Dolpo appears in historical records since c. 8th century. In the time from the 6th century to the 8th century the Tibetan Yarlung dynasty conquered most Tibetan-speaking territories. This seems to have caused a southward migration towards Dolpo and the peripheral areas along the upper Kali Gandaki River (Lo and Serib). In 842, Tibet fell apart, and Dolpa fell under the kingdom of Purang. Purang and Dolpa became temporarily part of the kingdom of Guge in the 10th century, but soon became separate again when King sKyid lde Nyi ma mgon divided Guge among his three sons.

During the reign of the Ya-rtse king A-sog-lde around 1253 both Dolpo and Serib were lost to the ruler of Gungthang, mGon po lde. The latter then reunited both the Dolpo and Serib and classified them among one of three provinces of mNga' ris. It is also known from historical documents that Mongolian troops reached Dolpo to conquer this province when they conquered many parts of Tibet and finally handed over the power to the ruler of the Sakya period.

In the 14th century Dolpo fell under its eastern neighbor the Kingdom of Lo, which controlled the trans-Himalayan trade route through the Kali Gandaki Gorge. The Dolpo had to pay tax and travel to Lo Monthang to provide manual labor.

For some time between the 15th century (1440?) and the 16th century, Dolpo was temporarily independent and ruled by a king from the Ra nag dynasty.

In 1769, the Gorkhas conquered Kathmandu and established the Kingdom of Nepal, which would soon reach more or less the country's modern extent. In 1789, Nepal swallowed the Lo kingdom and with it Dolpo. The kingdom's attempt to wrest nominal suzerainty over Tibet from China ended in a massive Chinese intervention that left Nepal paying tribute to China.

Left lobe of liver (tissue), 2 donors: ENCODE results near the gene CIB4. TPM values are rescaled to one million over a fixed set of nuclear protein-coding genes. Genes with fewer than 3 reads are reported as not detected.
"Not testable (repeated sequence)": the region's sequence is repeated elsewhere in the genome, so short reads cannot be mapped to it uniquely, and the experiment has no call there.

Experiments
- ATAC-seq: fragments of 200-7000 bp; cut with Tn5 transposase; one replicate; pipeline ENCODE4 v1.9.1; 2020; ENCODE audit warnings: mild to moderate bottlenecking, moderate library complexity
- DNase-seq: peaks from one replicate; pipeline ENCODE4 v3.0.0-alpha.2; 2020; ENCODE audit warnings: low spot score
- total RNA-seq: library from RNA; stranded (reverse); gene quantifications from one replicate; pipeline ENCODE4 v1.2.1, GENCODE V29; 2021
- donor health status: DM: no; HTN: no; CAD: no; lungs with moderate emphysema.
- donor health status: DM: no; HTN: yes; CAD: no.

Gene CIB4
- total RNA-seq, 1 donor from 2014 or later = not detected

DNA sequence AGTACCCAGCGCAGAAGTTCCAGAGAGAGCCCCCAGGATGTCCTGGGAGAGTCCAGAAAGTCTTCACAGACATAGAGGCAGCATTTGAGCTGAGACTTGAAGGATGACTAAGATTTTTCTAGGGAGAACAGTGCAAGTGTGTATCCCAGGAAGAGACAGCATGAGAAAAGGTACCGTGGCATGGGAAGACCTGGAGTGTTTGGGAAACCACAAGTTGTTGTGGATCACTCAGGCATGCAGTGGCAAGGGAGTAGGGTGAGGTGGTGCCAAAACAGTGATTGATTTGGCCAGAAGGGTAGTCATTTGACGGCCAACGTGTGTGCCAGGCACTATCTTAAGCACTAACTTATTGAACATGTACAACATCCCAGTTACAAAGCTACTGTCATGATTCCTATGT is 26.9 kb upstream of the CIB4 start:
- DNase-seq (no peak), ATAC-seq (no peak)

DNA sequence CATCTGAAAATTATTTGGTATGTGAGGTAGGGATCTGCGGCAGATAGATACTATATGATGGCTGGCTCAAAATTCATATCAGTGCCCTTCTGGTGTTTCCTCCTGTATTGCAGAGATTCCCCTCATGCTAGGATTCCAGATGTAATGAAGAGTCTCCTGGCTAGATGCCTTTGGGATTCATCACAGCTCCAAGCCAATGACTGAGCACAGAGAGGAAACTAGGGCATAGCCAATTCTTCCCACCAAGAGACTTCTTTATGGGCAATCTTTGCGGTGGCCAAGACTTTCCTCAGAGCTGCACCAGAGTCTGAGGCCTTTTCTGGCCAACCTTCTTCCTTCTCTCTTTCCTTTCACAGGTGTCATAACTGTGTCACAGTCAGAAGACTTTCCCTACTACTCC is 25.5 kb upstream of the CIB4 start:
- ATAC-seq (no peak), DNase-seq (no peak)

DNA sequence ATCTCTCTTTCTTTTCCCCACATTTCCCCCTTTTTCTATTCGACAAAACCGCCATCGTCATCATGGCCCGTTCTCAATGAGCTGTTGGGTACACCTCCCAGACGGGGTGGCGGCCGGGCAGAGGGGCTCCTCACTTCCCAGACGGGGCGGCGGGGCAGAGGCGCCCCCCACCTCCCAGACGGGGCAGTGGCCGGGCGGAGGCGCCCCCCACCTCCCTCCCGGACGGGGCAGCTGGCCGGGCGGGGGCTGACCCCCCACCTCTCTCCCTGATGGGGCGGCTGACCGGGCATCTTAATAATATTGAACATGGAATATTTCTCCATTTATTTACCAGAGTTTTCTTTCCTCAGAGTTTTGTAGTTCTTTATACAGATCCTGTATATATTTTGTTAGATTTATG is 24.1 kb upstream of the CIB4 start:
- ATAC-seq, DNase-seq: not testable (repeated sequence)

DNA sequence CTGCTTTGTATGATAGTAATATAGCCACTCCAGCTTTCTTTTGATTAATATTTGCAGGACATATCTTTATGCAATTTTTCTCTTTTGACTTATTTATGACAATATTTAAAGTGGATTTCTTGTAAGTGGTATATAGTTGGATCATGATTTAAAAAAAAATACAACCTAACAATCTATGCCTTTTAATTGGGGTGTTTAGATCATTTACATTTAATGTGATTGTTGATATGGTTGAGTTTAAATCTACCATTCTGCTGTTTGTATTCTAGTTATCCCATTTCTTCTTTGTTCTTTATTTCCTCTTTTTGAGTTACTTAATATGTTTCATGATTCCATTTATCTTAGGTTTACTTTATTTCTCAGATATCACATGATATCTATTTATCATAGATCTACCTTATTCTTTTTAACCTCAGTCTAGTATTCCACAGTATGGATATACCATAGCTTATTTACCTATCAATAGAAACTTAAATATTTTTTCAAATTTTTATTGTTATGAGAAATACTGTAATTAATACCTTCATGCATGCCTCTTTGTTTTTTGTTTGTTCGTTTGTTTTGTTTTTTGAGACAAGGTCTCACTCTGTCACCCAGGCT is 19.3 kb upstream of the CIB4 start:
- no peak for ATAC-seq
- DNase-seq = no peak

The region in film

The 1999 French-Nepalese movie Himalaya, which gives insight into the local customs, was the first Nepalese film to be nominated for an Oscar award and also a huge success in Nepal itself, drawing the country's attention to the region. Kenneth M. Bauer notes that the film's authenticity was in large part artificial, as dialogues mixed the standard Tibetan of the professional actors with the villagers' local dialects and all external influences in the region (such as clothes, Maoists and tourists) were hidden. He also describes the impact which the film had on the region as an employer.


The 2009 documentary Dolpo Tulku accompanies Sherap Sangpo (born 1981 in the Tarap Valley) on his journey from India back to his home region and his first steps as a Buddhist spiritual leader of the Dolpa. At the age of ten, he had pilgrimaged to India and after meeting the Dalai Lama had decided to become a monk. In Ka-Nying Monastery in Kathmandu he was soon recognized as the reincarnation of Lama Nyinchung and sent to Namdroling Monastery in Karnataka. After 16 years in southern India his education was finished, and in 2008 he returned to his home region to take over the responsibilities of his predecessor as a Buddhist spiritual leader of the Dolpa and in particular the monasteries in Dho-Tarap, Namgung and Saldang.